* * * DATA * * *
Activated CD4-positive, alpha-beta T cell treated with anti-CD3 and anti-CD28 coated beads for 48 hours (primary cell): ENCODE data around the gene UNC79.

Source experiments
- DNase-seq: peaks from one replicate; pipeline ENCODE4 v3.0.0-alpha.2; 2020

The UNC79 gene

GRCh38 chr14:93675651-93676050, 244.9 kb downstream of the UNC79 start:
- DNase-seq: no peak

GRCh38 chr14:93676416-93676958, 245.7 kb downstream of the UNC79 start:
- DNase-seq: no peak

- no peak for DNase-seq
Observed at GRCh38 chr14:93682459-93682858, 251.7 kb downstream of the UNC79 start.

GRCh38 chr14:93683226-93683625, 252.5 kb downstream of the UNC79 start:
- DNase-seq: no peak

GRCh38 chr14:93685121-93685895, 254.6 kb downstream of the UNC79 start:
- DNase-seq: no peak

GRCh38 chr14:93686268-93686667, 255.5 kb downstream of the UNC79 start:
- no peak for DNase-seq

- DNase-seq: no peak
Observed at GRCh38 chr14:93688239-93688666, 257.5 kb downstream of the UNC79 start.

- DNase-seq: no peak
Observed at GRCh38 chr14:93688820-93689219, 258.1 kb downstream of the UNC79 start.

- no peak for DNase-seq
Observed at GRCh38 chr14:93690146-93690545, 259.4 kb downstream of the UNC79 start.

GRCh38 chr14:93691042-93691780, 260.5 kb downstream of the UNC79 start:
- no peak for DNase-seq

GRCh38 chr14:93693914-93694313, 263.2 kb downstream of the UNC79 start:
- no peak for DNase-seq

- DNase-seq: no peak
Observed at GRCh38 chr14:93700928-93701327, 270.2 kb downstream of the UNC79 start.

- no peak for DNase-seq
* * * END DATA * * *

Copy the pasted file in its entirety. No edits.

Activated CD4-positive, alpha-beta T cell treated with anti-CD3 and anti-CD28 coated beads for 48 hours (primary cell): ENCODE data around the gene UNC79.

Source experiments
- DNase-seq: peaks from one replicate; pipeline ENCODE4 v3.0.0-alpha.2; 2020

The UNC79 gene

GRCh38 chr14:93675651-93676050, 244.9 kb downstream of the UNC79 start:
- DNase-seq: no peak

GRCh38 chr14:93676416-93676958, 245.7 kb downstream of the UNC79 start:
- DNase-seq: no peak

- no peak for DNase-seq
Observed at GRCh38 chr14:93682459-93682858, 251.7 kb downstream of the UNC79 start.

GRCh38 chr14:93683226-93683625, 252.5 kb downstream of the UNC79 start:
- DNase-seq: no peak

GRCh38 chr14:93685121-93685895, 254.6 kb downstream of the UNC79 start:
- DNase-seq: no peak

GRCh38 chr14:93686268-93686667, 255.5 kb downstream of the UNC79 start:
- no peak for DNase-seq

- DNase-seq: no peak
Observed at GRCh38 chr14:93688239-93688666, 257.5 kb downstream of the UNC79 start.

- DNase-seq: no peak
Observed at GRCh38 chr14:93688820-93689219, 258.1 kb downstream of the UNC79 start.

- no peak for DNase-seq
Observed at GRCh38 chr14:93690146-93690545, 259.4 kb downstream of the UNC79 start.

GRCh38 chr14:93691042-93691780, 260.5 kb downstream of the UNC79 start:
- no peak for DNase-seq

GRCh38 chr14:93693914-93694313, 263.2 kb downstream of the UNC79 start:
- no peak for DNase-seq

- DNase-seq: no peak
Observed at GRCh38 chr14:93700928-93701327, 270.2 kb downstream of the UNC79 start.

- no peak for DNase-seq